Durex uses WeChat in a culture where public discussion about private issues is uncommon. Fans curious about love, sex and relationships get a response from a real person, even at 2 a.m. “We try to be there when you expect a friend to be there for you,” said Ben Wilson, marketing director for Reckitt Benckiser in China. Each week, a “newsletter” of Q-and-As is sent to Durex’s WeChat friends.
Tens of thousands flocked to Nike’s Festival of Sport last summer, sampling everything from skateboarding to football to golf.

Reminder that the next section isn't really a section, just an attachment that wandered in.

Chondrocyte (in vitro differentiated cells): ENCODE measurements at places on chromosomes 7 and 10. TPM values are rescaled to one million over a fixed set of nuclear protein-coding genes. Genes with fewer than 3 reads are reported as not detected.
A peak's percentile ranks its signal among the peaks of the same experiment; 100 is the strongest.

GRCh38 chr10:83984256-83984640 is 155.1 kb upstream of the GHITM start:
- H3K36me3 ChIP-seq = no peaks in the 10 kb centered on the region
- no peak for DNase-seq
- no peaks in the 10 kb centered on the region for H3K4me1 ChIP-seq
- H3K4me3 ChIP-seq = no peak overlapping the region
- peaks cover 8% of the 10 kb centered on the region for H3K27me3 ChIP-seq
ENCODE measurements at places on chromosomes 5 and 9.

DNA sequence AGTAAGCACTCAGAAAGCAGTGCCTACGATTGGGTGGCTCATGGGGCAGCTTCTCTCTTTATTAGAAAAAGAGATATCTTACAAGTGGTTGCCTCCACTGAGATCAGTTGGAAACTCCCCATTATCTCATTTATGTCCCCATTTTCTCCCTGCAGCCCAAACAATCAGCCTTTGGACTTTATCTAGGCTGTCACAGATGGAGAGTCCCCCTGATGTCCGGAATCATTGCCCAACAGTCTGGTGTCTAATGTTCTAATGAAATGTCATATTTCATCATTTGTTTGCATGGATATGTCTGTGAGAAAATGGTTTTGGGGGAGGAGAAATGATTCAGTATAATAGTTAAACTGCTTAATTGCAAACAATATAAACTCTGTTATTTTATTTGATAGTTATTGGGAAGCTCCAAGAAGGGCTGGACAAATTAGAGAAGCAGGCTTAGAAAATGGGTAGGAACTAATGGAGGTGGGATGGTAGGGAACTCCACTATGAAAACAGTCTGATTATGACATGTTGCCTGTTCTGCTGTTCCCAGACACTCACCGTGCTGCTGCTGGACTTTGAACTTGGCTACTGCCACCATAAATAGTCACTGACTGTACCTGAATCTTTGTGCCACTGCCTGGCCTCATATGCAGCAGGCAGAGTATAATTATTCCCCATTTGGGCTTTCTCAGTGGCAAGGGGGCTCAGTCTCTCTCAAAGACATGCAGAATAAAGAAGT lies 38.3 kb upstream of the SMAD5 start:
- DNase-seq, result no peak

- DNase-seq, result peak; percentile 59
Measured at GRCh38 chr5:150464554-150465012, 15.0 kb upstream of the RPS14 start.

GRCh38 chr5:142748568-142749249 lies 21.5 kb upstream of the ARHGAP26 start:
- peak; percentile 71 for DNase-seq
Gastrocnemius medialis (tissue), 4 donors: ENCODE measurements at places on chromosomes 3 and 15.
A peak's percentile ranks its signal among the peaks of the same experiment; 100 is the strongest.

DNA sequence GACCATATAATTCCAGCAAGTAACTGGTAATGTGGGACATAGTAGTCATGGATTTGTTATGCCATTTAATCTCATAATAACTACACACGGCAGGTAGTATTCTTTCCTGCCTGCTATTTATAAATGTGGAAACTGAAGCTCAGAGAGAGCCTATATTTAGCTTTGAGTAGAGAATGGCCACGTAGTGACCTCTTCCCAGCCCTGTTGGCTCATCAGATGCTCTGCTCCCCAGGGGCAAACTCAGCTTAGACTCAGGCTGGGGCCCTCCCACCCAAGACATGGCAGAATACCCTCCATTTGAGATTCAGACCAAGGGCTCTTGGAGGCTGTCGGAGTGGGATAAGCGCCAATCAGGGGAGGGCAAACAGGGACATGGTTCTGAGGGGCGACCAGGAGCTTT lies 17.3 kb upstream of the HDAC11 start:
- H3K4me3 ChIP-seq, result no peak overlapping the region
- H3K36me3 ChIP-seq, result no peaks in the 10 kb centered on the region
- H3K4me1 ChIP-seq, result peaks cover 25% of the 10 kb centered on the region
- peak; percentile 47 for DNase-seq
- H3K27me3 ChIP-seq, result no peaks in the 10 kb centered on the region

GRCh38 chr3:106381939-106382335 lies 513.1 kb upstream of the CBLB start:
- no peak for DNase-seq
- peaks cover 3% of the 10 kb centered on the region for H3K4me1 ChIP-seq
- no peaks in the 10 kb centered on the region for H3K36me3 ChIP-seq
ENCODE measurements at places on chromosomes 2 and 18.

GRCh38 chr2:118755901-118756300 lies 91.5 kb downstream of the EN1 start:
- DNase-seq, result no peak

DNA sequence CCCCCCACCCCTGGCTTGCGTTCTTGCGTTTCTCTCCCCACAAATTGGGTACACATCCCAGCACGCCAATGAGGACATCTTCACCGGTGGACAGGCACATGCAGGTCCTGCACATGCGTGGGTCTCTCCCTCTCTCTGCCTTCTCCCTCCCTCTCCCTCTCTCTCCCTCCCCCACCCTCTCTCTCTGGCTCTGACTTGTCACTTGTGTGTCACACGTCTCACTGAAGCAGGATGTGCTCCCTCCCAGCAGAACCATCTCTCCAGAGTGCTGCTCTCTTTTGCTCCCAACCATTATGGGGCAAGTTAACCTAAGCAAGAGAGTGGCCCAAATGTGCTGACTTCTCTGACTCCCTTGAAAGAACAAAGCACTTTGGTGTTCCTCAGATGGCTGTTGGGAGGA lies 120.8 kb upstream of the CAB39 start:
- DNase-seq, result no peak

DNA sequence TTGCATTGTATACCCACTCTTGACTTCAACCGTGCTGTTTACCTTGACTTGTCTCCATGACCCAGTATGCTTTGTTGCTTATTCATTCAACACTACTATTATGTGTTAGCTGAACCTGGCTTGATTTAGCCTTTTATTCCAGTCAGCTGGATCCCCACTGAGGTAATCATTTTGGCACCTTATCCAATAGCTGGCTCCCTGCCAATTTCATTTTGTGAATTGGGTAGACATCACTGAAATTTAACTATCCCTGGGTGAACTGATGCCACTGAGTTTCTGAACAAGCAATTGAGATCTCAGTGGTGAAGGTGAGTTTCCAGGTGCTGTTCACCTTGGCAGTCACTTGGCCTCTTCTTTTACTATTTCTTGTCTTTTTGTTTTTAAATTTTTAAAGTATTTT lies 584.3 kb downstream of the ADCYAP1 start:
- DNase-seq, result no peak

AKQA created a badge-collection system using WeChat’s QR-code scanner, replacing a paper passport. Fans completing certain challenges could win a chance to meet stars like LeBron James.
London Olympics competitions largely took place in the middle of the night in China. So Intel hired two celebrity hosts to provide audio updates three times a day. Each morning, they summarized the previous night’s events. At lunchtime, fans were given an Olympics or Intel-related contest question. In the evening, the hosts announced winners along with another sports update.
To reach customers through music, Starbucks asked fans: “How are you feeling today?” They responded with an emoticon, and Starbucks answered with a song to match the mood. The chain added 270,000 WeChat friends over the four-week campaign. “We don’t just push offers at you,” said Marie Han Silloway, Starbucks’ marketing chief for China. “We start a personal conversation.”